Historian to discuss book at Timber Lake museum


Historian Michael L. Lawson will discuss his book, “Dammed Indians Revisited: The Continuing History of the Pick-Sloan Plan and the Missouri River Sioux,” at Timber Lake on Tuesday, Oct. 2.  
The book was published by the South Dakota State Historical Society Press in 2010.
Hosted by the Timber Lake and Area Historical Society, Lawson’s visit is sponsored by the S.D. Humanities Council and the South Dakota Center for the Book. The book was chosen as the featured selection for their 2012 One Book South Dakota Program.
The publication is a revised edition of “Dammed Indians,” published in 1982, which described the impact of the dams constructed on the Missouri River by the US Army Corps of Engineers on seven of the Sioux tribes.
The 1944 Pick-Sloan Plan created a wealth of economic opportunities for the states lying along the Missouri River but the five giant dams also flooded more than 200,000 acres of land and forced the relocation of Indian families and communities along the river.
In his presentation, Lawson will provide an overview of the book and reflect on the influences and circumstances that caused him to write it.  He will present examples of how the Sioux utilized the Missouri River and the bottomlands prior to the construction of the dams and detail some of the immediate and long-range impacts on them. He will also explain how, since the 1980s, the tribes have gradually been able to reap some benefits of the Pick-Sloan Plan and gain official recognition as stakeholders in the management of the Missouri River system.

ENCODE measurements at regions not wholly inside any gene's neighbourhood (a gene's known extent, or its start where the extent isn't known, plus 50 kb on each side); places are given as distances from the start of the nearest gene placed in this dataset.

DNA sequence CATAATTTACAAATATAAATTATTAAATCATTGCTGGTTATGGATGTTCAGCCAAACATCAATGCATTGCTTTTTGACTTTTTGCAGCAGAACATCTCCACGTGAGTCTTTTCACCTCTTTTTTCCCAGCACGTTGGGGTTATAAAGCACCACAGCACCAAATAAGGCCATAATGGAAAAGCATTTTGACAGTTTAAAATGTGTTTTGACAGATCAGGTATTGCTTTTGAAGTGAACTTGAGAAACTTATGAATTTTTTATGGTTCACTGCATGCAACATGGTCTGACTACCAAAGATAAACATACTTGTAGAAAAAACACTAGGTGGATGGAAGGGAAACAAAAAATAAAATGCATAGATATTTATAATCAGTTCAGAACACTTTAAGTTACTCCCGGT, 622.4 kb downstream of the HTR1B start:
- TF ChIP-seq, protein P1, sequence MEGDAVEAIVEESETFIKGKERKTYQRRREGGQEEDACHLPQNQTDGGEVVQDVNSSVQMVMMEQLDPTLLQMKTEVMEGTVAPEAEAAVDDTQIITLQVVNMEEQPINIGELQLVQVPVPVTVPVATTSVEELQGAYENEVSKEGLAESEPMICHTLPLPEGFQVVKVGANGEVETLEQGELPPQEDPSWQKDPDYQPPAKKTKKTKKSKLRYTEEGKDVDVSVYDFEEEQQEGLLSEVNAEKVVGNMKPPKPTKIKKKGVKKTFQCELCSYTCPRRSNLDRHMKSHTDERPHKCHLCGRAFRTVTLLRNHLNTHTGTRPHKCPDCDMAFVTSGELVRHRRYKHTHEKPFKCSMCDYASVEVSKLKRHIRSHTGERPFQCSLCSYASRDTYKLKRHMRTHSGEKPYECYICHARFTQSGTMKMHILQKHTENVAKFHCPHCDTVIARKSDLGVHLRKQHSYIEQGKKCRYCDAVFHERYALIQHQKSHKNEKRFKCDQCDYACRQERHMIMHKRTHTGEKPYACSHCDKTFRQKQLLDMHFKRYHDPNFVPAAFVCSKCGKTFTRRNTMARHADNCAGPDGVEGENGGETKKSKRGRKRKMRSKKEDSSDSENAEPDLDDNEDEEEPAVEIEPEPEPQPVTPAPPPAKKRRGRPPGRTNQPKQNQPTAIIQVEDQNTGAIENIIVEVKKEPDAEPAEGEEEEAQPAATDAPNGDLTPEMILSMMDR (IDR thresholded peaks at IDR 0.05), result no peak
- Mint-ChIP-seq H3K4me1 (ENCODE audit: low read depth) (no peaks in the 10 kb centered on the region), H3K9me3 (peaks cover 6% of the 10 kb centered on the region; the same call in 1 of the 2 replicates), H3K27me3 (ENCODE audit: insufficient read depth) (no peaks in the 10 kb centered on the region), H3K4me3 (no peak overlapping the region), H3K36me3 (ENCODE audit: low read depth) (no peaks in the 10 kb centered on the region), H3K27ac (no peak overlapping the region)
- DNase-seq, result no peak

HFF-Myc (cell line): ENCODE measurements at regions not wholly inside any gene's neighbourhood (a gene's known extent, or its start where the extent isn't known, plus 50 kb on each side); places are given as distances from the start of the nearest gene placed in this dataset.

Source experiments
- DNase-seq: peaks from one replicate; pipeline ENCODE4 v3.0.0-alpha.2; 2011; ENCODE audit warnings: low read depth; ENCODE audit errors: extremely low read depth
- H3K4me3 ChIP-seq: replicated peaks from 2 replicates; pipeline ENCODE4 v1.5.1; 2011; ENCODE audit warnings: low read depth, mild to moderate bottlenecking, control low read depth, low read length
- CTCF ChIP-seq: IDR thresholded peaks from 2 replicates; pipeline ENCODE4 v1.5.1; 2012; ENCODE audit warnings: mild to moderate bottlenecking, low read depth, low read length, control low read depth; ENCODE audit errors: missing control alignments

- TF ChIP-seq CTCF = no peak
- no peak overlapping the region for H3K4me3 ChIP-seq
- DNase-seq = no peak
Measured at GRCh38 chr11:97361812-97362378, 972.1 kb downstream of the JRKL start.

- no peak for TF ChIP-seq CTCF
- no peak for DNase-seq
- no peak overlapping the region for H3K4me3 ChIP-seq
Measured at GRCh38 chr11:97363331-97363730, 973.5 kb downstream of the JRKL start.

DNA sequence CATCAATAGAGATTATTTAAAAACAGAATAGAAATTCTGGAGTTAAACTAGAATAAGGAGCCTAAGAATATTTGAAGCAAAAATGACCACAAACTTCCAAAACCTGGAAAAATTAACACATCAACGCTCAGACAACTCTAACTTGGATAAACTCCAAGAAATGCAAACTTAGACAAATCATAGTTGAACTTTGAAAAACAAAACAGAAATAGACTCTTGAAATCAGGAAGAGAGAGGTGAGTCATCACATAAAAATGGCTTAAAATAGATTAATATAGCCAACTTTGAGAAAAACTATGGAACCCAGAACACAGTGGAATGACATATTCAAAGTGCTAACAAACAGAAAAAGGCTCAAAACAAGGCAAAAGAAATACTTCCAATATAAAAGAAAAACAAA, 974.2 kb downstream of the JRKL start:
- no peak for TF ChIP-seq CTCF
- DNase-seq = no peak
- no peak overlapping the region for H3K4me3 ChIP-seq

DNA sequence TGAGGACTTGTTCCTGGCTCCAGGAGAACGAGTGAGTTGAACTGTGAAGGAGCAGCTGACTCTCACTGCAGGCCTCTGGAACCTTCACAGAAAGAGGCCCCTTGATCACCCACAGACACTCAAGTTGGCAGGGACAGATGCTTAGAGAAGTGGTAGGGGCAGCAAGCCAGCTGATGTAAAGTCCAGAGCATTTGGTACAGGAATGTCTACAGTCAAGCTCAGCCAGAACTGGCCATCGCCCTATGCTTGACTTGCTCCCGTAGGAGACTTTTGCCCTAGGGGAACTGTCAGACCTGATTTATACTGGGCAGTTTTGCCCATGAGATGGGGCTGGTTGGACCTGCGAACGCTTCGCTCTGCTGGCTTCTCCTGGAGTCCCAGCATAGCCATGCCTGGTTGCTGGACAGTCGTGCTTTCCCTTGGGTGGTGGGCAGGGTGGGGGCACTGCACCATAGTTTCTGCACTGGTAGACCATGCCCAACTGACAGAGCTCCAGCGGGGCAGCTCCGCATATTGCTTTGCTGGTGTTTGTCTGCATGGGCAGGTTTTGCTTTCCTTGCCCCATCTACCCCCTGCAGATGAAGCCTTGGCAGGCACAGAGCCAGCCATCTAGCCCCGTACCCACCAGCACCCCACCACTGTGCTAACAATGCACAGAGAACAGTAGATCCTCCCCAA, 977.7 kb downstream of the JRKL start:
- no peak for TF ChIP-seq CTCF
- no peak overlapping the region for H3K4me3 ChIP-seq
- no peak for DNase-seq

The two editions of the book established the historical foundation for understanding the projects, managed by the Army Corps of Engineers and the Bureau of Reclamation, and the continuing efforts by the affected tribes to get fair compensation for their losses.
The author has gathered new information to bring the story up-to-date, adding six new chapters to the original text.
Lawson is a partner in Morgan, Angel and Associates, LLC, an historical and public policy consulting firm in Washington, D.C.  During a 20-year career in the federal government, he served as an historian for the National Park Service, the Smithsonian Institution’s National Portrait Gallery and the Bureau of Indian Affairs (including three years in the BIA’s Aberdeen Area Office).
He holds bachelor’s and master’s degrees from the University of Nebraska at Omaha and a doctorate in American History from the University of New Mexico.  He is a three-time recipient of the S.D. State Historical Society’s Governor’s Award for History and has also been honored by the Western History Association and the Phi Alpha Theta History Honor Society for his writing on Native American topics.
Lawson will be featured at the South Dakota Festival of Books in Sioux Falls Sept. 28 through 30, preceding his appearance in Timber Lake.
The program at Timber Lake will be held in the new middle school theater beginning at 7 p.m. MT.
The One Book program, which began in 2003, seeks to encourage regional conversations on particular themes using a single book. Copies of the book are available (for loan or for sale) at the Timber Lake and Area Museum (605-865-3553).
The program is made possible with a grant from the South Dakota Humanities Council, an affiliate of the National Endowment for the Humanities.

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